"(I)n most situations we will give at least 30 days notice via a Help Centre article, market and coin info notice and an email sent to all holders of coins in delisting status 4-weeks, 2-weeks and 48-hours prior to a coin being fully delisted." All pending delistings are clearly marked on a separate page.

Quote
OLD VERSION:
Cryptopia aims to announce the delisting of a coin by e-mail to all of its holders at least 1 month before its delisting. All pending delistings are clearly marked on a separated page.

5. Fees:

Cryptopia has added a link to the trading and withdrawal fees, which can be found on the bottom of Cryptopia's website.

Quote
OLD VERSION:
I had to go the Help Center to find out which trading and withdrawal fees are applied by Cryptopia.


* NAUTICUS.exchange:

1. Terms of Use:

These Terms of Use look regular and acceptable. Interesting to know is that - like very often - your account can be suspended or terminated "in appropriate circumstances and at our discretion" (I am not sure if both go together Cheesy), however: "Upon termination, you must provide details for a valid bank account to allow for the transfer of any currencies credited to your account." Meaning you will not lose your coins if they do.

Further on, the usual liability (or should I say: non-liability) disclaimers and warnings. In case of legal disputes, the courts of the Australian State of Victoria are competent. FYI, the company's name is NEX Markets PTY Limited. You'll find more info about the company in the Australian company register.

I must admit that I am impressed with the fact that there is a clear "Make a complaint" information page.

2. Privacy Policy:

Privacy policy is quite clear, containing also more details about what kind of information is being saved about the users. Further on, Australia's privacy laws are applicable. As a European, I am a bit surprised to see the phrase "We reserve the right to charge a fee for searching for and providing access to your information." I have no idea if Australian privacy laws allow charging a fee for accessing your information. I am however 100% sure that this is not allowed under the European GDPR.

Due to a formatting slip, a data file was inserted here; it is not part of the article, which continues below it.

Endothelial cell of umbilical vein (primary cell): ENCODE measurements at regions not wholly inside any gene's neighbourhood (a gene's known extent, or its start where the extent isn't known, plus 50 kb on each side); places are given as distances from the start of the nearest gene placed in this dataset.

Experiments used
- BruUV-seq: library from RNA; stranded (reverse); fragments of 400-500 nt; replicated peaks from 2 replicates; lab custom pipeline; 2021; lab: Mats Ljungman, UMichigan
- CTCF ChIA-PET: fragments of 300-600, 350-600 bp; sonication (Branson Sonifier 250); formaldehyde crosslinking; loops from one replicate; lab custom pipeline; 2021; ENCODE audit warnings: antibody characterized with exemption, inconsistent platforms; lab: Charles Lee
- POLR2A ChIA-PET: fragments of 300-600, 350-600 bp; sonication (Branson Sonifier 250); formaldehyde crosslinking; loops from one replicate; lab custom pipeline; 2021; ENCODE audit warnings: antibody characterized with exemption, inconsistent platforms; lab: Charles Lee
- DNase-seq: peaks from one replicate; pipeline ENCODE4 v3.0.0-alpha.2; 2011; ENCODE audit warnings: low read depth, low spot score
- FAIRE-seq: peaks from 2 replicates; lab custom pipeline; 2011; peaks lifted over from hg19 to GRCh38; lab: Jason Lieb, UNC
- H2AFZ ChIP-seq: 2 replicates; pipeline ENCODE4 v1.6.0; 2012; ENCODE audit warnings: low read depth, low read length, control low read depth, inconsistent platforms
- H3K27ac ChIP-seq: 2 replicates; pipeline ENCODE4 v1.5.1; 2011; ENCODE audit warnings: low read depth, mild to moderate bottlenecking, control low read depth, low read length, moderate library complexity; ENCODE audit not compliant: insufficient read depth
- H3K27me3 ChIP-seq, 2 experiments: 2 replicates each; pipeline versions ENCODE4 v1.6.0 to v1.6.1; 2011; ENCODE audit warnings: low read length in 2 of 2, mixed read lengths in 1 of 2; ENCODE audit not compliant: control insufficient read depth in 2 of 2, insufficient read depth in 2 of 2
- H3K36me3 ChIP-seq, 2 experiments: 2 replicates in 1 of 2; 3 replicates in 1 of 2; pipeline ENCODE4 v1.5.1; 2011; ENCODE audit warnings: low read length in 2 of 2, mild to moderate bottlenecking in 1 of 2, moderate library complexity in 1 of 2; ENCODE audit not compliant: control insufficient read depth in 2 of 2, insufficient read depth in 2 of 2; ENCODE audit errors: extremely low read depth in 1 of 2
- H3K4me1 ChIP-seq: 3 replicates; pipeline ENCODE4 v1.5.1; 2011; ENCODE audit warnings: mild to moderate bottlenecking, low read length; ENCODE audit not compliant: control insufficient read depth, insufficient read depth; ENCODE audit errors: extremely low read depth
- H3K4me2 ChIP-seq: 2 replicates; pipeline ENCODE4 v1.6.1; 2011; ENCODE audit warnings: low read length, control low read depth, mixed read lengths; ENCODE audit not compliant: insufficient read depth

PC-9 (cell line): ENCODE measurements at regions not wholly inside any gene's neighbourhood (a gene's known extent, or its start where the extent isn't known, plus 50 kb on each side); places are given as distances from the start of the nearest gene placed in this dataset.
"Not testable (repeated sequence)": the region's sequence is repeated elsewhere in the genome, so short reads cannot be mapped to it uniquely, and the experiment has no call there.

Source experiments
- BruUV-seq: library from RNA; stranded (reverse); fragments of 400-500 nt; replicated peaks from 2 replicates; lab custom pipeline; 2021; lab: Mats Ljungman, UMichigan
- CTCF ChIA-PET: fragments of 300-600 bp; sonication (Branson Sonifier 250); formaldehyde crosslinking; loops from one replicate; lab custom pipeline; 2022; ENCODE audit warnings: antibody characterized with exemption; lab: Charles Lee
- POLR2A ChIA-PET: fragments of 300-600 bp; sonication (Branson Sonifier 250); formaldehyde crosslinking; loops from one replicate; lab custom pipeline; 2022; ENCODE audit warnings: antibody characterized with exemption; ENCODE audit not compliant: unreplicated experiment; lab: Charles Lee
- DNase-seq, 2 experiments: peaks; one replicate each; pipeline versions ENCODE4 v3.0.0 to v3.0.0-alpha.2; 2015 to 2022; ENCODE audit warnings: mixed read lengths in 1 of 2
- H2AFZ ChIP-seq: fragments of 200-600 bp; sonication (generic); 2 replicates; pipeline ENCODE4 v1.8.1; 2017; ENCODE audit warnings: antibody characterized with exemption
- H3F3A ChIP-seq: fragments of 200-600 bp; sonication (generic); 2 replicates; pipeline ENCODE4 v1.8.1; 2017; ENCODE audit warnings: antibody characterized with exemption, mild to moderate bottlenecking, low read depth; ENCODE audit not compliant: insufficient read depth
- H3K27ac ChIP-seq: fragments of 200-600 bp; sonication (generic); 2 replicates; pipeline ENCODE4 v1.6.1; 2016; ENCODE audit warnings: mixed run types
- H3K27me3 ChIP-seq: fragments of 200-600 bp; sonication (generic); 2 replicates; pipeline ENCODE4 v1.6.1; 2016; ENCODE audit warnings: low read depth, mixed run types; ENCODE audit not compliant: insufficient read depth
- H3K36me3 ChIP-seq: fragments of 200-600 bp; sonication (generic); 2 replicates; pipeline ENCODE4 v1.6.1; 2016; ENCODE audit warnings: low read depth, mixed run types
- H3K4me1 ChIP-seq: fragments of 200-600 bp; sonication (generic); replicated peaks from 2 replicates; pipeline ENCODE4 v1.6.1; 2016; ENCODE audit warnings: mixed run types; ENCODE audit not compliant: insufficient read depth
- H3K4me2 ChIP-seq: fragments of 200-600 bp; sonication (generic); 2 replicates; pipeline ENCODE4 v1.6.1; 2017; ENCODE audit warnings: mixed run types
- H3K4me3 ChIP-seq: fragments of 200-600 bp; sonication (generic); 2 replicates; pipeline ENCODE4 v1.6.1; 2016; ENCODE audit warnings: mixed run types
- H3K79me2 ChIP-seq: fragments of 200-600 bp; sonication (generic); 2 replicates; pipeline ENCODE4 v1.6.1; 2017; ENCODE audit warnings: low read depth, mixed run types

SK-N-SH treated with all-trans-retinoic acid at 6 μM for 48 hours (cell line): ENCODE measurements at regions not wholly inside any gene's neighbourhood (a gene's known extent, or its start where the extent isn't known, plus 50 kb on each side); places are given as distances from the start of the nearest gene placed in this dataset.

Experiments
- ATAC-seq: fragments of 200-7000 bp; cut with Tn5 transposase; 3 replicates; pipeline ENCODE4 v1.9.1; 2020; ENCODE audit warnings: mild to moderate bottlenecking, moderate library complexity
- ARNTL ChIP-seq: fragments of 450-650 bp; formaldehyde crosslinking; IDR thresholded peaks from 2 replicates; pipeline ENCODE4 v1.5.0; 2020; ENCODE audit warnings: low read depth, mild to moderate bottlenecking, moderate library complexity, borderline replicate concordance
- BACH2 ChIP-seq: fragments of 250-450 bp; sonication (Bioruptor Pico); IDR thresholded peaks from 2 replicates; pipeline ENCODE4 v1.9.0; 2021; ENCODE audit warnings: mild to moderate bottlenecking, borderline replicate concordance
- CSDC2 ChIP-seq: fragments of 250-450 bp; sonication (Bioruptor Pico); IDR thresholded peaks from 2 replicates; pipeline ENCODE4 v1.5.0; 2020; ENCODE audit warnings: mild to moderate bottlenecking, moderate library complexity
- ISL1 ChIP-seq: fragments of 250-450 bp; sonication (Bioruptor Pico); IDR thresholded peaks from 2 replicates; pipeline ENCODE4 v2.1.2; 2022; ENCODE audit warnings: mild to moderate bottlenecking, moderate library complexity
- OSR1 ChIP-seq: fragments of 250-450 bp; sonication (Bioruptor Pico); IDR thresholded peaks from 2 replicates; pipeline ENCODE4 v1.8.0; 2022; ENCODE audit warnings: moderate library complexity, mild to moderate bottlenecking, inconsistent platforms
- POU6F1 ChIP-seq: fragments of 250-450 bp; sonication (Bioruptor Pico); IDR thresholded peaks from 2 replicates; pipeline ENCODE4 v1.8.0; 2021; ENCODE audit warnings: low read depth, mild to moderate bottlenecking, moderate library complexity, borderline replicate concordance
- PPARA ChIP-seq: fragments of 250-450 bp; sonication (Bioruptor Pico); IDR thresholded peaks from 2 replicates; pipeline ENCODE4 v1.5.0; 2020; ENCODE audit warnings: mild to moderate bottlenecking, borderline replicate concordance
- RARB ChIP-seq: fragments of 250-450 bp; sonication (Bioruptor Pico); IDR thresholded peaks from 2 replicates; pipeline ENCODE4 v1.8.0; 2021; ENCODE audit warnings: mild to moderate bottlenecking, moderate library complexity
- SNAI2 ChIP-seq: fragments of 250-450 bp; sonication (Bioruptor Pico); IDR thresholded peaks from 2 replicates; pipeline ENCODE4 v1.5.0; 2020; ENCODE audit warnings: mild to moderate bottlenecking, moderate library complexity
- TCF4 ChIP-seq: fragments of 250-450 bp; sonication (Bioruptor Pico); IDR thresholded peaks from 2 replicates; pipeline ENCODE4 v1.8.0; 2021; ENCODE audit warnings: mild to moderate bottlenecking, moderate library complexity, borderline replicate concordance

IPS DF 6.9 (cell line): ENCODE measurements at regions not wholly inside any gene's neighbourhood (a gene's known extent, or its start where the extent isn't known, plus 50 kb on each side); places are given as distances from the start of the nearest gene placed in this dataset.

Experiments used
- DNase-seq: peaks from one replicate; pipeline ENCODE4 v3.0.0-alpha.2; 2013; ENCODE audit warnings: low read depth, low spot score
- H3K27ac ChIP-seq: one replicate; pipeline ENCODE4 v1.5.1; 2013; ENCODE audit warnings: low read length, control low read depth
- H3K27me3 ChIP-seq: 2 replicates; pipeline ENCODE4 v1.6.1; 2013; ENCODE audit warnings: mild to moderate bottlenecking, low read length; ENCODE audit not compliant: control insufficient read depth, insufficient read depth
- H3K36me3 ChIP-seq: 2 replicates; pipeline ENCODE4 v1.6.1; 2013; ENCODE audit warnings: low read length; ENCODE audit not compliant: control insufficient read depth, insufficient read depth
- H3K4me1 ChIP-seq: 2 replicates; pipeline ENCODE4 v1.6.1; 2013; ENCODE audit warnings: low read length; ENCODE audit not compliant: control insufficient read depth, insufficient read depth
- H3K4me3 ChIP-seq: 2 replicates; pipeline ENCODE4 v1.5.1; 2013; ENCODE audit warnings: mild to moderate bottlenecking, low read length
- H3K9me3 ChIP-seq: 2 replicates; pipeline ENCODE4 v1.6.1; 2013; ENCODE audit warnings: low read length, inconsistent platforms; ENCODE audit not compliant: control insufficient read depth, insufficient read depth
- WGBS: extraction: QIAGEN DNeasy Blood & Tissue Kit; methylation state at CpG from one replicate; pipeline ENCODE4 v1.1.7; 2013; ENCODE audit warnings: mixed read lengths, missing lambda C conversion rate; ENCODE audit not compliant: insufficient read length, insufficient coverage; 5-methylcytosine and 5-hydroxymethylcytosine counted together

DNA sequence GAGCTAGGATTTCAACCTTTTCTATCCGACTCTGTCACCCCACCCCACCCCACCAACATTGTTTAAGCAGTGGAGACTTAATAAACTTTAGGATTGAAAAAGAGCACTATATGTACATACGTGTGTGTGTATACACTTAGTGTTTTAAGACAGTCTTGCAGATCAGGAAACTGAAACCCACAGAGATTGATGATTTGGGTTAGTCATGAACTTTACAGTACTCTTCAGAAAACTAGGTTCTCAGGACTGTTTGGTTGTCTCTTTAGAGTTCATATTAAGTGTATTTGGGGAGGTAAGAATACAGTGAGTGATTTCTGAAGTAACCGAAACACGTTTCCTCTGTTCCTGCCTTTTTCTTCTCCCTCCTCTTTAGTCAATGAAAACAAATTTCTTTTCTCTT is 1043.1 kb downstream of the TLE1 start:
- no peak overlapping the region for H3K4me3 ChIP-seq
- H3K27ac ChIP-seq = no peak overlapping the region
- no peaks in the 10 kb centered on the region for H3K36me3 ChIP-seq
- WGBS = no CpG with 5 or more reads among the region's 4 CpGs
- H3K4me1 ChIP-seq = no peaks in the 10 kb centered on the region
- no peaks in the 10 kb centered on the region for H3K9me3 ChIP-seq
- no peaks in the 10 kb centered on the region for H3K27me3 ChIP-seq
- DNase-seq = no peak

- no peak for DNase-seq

For privacy freaks (like me), there's also a detailed Cookie Policy available.

3. Coin Adding Policy:

No info found (yet?).

4. Coin Removal Policy:

No info found (yet?).

5. Fees:

Fees are clearly marked on the bottom of their website, for crypto and fiat money, since Nauticus also works with fiat.



Feel free to ask if you want me to screen any other exchange for you. Also, let me know should there be any errors or updates in these exchange's policies!
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June 18, 2018, 04:04:42 PM
 #2

Good work, also funny to read, even when it is a serious topic, the way you wrote it truly make me smile. Thanks, that could be a boring issue and you turned it into a good reading.

I have one further question. What`s your opinion on the Poloniex issue? I mean: recently they implemented new requirements to their users, as personal information even for small amounts, or even a pick of their faces. All the users have their accounts locked, along with their funds, as long as they do not accomplish the recent new requirements. I`ve been searching on the internet about that, but nothing seems to be happening, so has Poloniex all the right to do that?